Three Good Books, Three Not So Good Books


Lincoln: The Biography of a Writer by Fred Kaplan

An exploration of the effects of being articulate, well-spoken and obsessed with learning is especially relevant after watching Obama use those three traits to take the presidency. It’s the author’s point that Lincoln’s log cabin story has obscured how impressive a writer and speaker he really was. More importantly, we forget that with the exception of Theodore Roosevelt we’ve never really had a president before with equal deftness in reading, writing and speaking. Normally they are good at one and abysmal at the others. There’s a part in the book where he takes one of Lincoln’s speeches and lays it out into a poem. It’s just one example but an incredible way to make the book’s central point: that Lincoln’s understanding of the English language and the power of persuasion were so impressive they we’re not even aware that he was using them.

The Book of Dead Philosophers by Simon Critchley

A wonderful concept for a book. It spends a page and half or so on the deaths of 170 different philosophers. For some, it nicely juxtaposes their beliefs with their practical applications. For others, it illustrates a hypocrisy. Mostly though, I think it does a good job bringing the lot of them back down to earth. The introductions (there are three) are themselves a decent discussion on death and dying. It’s one of those books you wish was a Wikipedia page so you could follow all the strands it begins to tug at.

The Image: A Guide to Pseudo-Events in America by Daniel J. Boorstin

This has to be one of the best books I’ve read in quite some time. The central point of the book is so incisive that it not only survived the major technological and cultural shifts of the last 50 years but is made stronger by them. He looks at how much of what we take as important or news is image or artifice – press conferences to announce press conferences, awards, articles about how much money celebrities make, news leaks, news breaks, annual “Best of” list, press releases, “no comment”, et al. A nice example is foreign policy. A president might say he wants to increase our “prestige” abroad. What does that even mean? As far as I can tell it means nothing, except perhaps a naive desire to receive credit for something you’re not taking any action to produce. The rest of the book is on what he calls “unreality”, a place similar to the dream would where our friends at Brazen Careerist live. I got the sense from the title that it was going to be about the media it much deeper and more personal than that. Very, very good.

Not So Good

Snark: It’s Mean, It’s Personal and It’s Ruining Our Conversation by David Denby

Ahh, I had such high hopes for this and I think the author did too. Unfortunately, I don’t think he quite understood the subject on which he was writing. Snark is a very real and very important trend in American culture but nyone that thinks Bill O’Reilly is snarky (he’s not, he’s an asshole. big difference) is completely clueless about where it’s going. It almost boggles the mind that someone could assert the right is leading the snark charge. The fact of the matter is that they aren’t culturally relevant or smart enough to be responsible. But it is something that you should have at least a vague knowledge or sense of because one day it will blindside you or your company. A nice example is to monitor the writing of any Gawker writer – see how often one day’s post will contradict the one that came before it. That’s because they write considering only the immediate post at hand (partly because of the economics of it) and it prevents them from developing a coherent editorial voice. Since everything has to be controversial or critical, what they write ultimately is never about what they have to say but the way in which they have to say it. It’s more sad than anything else.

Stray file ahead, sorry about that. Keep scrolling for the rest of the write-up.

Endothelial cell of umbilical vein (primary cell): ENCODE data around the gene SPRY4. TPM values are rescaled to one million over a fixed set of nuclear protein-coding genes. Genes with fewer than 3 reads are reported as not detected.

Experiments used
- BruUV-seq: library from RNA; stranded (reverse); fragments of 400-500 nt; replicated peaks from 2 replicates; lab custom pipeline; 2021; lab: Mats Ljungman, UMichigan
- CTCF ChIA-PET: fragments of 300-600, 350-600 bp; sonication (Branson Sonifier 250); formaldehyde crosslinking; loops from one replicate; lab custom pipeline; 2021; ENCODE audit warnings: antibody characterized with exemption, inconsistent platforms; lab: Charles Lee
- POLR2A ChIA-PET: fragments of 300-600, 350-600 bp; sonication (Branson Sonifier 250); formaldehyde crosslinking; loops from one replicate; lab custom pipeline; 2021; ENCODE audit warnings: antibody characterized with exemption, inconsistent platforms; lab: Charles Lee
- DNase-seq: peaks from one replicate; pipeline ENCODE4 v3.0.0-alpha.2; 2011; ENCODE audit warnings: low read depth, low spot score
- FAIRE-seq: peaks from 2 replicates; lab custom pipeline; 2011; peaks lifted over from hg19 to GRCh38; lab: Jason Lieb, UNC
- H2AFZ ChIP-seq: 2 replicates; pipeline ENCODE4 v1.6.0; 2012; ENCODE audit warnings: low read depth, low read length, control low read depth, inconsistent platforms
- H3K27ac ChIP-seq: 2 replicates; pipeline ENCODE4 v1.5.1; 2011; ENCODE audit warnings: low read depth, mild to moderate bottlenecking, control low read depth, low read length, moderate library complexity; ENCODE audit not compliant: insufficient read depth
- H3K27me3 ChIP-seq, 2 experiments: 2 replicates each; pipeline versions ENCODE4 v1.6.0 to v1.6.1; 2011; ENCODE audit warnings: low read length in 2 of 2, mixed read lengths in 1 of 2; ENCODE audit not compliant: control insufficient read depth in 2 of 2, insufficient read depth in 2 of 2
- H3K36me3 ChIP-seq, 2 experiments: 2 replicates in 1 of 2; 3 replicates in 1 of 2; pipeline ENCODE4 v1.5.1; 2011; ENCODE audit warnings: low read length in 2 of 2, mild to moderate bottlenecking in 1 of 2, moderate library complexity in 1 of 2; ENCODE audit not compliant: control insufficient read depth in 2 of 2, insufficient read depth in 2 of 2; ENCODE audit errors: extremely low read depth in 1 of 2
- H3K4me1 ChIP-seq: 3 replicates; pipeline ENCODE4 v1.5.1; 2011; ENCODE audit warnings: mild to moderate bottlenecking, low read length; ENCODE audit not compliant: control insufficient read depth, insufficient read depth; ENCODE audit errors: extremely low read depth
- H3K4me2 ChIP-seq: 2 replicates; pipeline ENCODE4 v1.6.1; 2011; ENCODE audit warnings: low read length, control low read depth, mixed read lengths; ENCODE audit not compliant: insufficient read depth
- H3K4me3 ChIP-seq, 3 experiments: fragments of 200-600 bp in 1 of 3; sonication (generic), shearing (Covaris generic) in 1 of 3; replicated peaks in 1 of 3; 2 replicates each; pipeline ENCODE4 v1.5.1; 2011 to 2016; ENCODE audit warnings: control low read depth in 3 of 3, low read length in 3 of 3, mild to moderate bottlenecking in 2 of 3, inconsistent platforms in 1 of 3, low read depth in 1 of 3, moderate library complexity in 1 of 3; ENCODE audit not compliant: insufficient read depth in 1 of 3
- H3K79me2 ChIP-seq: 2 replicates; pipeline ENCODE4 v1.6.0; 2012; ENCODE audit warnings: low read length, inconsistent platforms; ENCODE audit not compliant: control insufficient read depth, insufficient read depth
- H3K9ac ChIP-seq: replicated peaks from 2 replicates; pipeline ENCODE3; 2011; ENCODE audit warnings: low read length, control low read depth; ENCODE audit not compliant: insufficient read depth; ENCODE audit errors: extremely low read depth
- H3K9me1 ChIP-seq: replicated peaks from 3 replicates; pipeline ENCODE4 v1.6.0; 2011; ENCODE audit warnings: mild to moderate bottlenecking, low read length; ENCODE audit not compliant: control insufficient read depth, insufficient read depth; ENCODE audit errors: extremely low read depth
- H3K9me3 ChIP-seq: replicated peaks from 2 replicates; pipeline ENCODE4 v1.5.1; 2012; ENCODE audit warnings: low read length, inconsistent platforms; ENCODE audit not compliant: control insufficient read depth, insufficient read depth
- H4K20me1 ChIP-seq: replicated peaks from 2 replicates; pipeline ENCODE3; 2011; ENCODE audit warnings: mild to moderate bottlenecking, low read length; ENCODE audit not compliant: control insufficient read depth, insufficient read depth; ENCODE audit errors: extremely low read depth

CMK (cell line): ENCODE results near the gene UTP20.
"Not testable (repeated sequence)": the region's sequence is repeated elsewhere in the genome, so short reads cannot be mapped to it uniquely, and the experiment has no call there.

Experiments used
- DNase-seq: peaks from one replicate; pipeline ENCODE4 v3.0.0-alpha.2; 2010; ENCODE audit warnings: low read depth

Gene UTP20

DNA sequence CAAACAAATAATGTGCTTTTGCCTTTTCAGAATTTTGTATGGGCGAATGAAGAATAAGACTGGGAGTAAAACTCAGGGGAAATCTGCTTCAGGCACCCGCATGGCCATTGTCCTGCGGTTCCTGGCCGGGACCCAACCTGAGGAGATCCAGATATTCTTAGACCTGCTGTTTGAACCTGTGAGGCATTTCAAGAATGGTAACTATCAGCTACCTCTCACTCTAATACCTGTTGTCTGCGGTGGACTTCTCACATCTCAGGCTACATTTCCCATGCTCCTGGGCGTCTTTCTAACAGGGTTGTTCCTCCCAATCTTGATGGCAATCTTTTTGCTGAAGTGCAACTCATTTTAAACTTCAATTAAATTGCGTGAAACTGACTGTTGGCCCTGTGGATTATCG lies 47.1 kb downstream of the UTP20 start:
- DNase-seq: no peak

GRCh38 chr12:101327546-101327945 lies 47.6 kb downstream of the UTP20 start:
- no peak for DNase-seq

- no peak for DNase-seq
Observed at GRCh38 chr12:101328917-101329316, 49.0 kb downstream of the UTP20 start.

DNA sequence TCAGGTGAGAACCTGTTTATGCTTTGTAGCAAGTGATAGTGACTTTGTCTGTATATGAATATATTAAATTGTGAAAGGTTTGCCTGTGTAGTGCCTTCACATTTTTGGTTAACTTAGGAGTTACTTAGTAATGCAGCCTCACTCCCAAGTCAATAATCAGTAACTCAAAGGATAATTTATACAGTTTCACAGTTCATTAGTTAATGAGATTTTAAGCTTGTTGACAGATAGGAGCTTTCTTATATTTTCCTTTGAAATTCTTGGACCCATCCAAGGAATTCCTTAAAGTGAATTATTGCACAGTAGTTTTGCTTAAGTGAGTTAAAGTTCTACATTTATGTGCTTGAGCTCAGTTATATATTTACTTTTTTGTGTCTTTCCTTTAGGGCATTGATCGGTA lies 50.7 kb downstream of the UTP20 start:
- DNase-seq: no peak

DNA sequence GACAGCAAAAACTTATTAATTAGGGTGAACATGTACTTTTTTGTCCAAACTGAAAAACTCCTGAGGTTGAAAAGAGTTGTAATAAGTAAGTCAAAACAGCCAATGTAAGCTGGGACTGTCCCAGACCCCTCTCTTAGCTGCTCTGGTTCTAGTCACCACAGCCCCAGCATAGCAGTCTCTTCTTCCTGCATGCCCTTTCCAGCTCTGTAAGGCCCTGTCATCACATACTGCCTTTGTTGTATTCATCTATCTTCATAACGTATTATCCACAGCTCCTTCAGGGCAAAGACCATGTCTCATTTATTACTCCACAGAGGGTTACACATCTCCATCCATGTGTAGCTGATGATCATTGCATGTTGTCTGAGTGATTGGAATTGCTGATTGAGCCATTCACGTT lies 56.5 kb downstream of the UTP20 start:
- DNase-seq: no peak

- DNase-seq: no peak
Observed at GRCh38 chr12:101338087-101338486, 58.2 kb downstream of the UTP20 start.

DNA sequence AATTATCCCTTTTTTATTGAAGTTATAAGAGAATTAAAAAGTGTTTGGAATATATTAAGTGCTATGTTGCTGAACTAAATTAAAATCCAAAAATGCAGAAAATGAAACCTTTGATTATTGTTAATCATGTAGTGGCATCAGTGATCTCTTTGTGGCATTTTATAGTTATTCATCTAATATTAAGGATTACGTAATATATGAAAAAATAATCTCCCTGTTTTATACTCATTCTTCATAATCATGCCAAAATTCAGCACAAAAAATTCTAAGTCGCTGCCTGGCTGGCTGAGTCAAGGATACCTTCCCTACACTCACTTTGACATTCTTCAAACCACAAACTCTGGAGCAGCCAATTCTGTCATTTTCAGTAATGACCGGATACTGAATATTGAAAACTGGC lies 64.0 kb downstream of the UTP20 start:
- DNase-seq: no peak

The Greatest Story Ever Sold: The Decline and Fall of Truth in Bush’s America by Frank Rich

It’s a shame that a book about story and spectacle would be so poorly structured and without message. The book has a fantastic title but is otherwise a complete waste. Rich is very endemic of the problem that critics of Bush has – they want to paint him both as a Machiavellian genius and completely incompetent at the same time time. The reality is much simpler and more in need of telling – his leadership style created incentives to be dishonest and manipulative and he was incapable of being aware enough to admit their was a problem. It makes for a bad presidency and boring books.

Appetite for Self-Destruction: The Spectacular Crash of the Record Industry in the Digital Age by Steve Knopper

We need a book that looks at why the music industry resists innovation and makes poor decisions. This book is not that. It’s a timeline as told by a series of agents, scouts and label heads. Rarely does the author question what they say and he certainly never analyzes it. I get the feeling that his background as a journalist held him back from making this much more than a long article.

Written by Ryan Holiday
Ryan Holiday is the bestselling author of Trust Me, I’m Lying, The Obstacle Is The Way, Ego Is The Enemy, and other books about marketing, culture, and the human condition. His work has been translated into thirty languages and has appeared everywhere from the Columbia Journalism Review to Fast Company. His company, Brass Check, has advised companies such as Google, TASER, and Complex, as well as Grammy Award winning musicians and some of the biggest authors in the world. He lives in Austin, Texas.